Mexico Beach, Florida
New Year's Eve 2004/2005
Cruising along the circuitous
route generated by Mapquest to get from Atlanta to Mexico Beach, we wound
through eastern Georgia and on through southern Alabama, past a lot
of picturesque lakes, cotton fields, and countless barbecue shacks until
finally we had to break for dinner.
|We hit Smitty’s, on the outskirts of
Panama City near the air force base, as indicated by the restaurant’s
aviation-themed décor. Good ribs, cooked without sauce but three flavors
are on the table – hot, mild, and sweet. I liked the baked beans, full of
bbq sauce and chunks of pork, but SW hated ‘em. They’ve got lots of flavor
so you’ll either like them or not.
Back on the road, buzzing through the pine forests of the Florida
panhandle. Last time I went through there was in 1985, days after I’d
graduated high school. Then, the forest was on fire, the road obscured
by smoke so thick we could barely see the yellow line, ashes raining down
like snow. The dark of night obscures the view now as surely as the smoke
On the other side of the base, we’re suddenly in a beachside town, the
black void of the night sea invisible beyond the waterfront condos and beach
houses. We whip the truck into the parking lot of the first hotel we see,
trying to figure out where we are only to discover it’s the hotel where
we’d made reservations – El Governor.
Our room by day.
|The rooms at the hotel all feature private balconies overlooking the beach
and a little kitchenette. The beds were wobbly and squishy, but the place
was clean. It’s very family-friendly, as indicated by the children
running back and forth at all hours. It’s also family friendly in that
it’s run by a friendly family. The daughter checked us in while
mom and the other kids watched TV on the lobby floor, everyone called each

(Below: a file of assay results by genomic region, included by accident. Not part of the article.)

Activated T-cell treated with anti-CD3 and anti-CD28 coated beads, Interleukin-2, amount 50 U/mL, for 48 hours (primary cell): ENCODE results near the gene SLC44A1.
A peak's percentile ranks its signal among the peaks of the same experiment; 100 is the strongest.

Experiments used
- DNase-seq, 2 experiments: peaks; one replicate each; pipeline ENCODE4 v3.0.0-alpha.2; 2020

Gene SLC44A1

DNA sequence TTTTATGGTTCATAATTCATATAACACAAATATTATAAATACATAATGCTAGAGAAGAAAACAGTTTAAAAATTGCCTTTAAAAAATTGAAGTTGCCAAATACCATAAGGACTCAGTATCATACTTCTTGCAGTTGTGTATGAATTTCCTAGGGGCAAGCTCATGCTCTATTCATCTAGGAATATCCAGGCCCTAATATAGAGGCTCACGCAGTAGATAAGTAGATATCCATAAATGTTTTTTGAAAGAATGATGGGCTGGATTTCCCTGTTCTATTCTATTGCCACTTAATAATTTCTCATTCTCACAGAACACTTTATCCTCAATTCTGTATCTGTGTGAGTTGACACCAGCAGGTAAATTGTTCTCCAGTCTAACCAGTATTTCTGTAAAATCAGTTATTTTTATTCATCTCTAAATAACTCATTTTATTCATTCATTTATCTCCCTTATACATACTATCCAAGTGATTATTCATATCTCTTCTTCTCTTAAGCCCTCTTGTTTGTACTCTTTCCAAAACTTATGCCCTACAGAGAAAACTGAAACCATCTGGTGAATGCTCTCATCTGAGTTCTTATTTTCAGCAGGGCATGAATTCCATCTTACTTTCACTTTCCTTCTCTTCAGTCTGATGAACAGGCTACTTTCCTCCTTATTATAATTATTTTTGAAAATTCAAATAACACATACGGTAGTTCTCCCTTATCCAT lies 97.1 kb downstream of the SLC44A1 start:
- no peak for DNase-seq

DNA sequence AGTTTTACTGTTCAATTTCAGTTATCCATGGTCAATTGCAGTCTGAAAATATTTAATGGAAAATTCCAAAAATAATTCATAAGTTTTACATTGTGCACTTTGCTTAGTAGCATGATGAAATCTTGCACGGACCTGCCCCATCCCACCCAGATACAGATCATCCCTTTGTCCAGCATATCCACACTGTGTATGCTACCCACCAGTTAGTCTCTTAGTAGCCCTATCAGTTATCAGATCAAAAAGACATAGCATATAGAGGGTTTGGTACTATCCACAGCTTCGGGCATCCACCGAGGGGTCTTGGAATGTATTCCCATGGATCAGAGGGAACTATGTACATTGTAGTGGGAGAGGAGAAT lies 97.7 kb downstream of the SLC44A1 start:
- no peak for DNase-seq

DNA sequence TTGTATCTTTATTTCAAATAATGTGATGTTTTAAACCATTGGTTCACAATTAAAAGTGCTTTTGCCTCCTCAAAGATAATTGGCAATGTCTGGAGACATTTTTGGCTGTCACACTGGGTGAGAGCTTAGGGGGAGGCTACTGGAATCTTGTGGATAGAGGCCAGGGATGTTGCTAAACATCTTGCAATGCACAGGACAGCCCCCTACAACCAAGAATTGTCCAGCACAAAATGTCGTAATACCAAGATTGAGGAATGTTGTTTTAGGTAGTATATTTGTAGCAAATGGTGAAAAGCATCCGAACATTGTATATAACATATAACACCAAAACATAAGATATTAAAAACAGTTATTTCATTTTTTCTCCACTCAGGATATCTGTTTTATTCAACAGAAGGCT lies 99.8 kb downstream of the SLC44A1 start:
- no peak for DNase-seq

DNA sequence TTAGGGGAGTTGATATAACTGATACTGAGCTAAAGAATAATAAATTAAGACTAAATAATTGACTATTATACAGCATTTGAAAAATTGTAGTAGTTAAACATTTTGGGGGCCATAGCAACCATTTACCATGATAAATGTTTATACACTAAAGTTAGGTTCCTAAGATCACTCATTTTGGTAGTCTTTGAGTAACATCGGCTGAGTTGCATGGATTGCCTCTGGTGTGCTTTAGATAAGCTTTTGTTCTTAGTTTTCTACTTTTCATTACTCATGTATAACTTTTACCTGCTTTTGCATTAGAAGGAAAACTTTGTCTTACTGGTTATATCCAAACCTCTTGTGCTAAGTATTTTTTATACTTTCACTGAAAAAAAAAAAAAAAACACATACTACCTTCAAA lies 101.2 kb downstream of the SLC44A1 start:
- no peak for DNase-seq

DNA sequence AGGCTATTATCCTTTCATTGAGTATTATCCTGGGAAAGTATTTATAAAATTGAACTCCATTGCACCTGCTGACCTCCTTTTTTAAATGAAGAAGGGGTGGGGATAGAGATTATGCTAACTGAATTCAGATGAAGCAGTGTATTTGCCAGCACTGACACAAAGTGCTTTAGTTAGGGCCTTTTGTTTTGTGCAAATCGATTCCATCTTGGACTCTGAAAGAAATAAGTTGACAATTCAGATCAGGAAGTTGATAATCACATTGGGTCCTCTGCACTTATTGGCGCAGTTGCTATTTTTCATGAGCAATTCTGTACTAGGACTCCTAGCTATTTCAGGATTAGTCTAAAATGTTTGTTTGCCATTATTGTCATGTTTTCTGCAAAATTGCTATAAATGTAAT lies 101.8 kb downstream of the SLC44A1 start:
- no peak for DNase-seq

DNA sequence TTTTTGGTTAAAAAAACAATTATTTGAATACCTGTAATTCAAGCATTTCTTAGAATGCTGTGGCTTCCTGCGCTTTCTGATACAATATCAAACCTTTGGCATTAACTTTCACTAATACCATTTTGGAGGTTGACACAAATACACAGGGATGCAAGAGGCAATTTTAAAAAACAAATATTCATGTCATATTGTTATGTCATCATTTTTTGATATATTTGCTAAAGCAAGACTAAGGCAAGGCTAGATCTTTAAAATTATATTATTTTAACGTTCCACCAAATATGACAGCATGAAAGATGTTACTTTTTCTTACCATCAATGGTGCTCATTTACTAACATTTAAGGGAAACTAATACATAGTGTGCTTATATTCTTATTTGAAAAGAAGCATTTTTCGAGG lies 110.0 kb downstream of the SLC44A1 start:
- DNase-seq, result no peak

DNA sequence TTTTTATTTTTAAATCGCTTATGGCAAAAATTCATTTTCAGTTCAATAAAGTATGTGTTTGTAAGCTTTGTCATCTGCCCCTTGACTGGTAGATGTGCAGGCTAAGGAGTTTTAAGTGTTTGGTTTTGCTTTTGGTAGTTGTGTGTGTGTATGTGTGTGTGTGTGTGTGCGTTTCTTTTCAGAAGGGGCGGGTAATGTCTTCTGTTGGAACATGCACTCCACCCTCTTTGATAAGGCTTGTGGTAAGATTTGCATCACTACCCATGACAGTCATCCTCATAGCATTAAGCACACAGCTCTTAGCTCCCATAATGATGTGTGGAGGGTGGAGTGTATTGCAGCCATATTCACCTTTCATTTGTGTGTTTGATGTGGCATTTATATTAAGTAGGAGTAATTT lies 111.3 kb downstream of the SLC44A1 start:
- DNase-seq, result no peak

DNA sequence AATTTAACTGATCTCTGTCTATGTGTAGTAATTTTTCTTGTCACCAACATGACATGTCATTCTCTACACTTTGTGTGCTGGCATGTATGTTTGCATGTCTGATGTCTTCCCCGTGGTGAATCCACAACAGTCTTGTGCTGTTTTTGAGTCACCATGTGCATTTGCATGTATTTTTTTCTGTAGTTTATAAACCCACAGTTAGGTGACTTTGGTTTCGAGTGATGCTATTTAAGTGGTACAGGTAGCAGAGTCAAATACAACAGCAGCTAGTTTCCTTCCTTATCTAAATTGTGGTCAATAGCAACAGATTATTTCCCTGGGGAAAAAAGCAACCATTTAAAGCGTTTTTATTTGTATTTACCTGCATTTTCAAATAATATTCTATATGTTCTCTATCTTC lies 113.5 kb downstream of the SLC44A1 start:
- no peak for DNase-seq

other by first names and wandered from lobby to bar to gift shop to chat.
El Governor by day.
SW had developed a sore throat en route, so she hit the bed to watch TV
and guzzle EmergenC while I threw on my ugliest floral print disco shirt
and hit the hotel “tiki bar.”
El Governor’s bar has a faux thatched roof above the bartop but that’s
about the only tiki part about it. A frozen drink machine offers three
colors of cheap vodka or grain alcohol mixes, but I opted to sip Jack
Daniels instead. Unfortunately, there wasn’t a lot going on during the
week, off season in North Florida, even the night before New Year’s Eve. I
picked up the TV remote and flipped channels for a while, hoping some
regulars or fellow tourists would show up, but I was only joined by the
hotel handyman, and even he was shooed away by the bartender. I decided I
could flip channels in the hotel room and save the hangover for New Year’s
Day and headed back upstairs.
|In the morning I hit the beach for a short walk while SW slept in. The
beaches of the panhandle are pretty – white, sugar-like sand scattered
with shells, green-blue water, gulls and pelicans. It wasn’t warm enough
yet for shorts, much less a dip in the water, but the day was clear and
I drove around Mexico Beach and found the superette, a few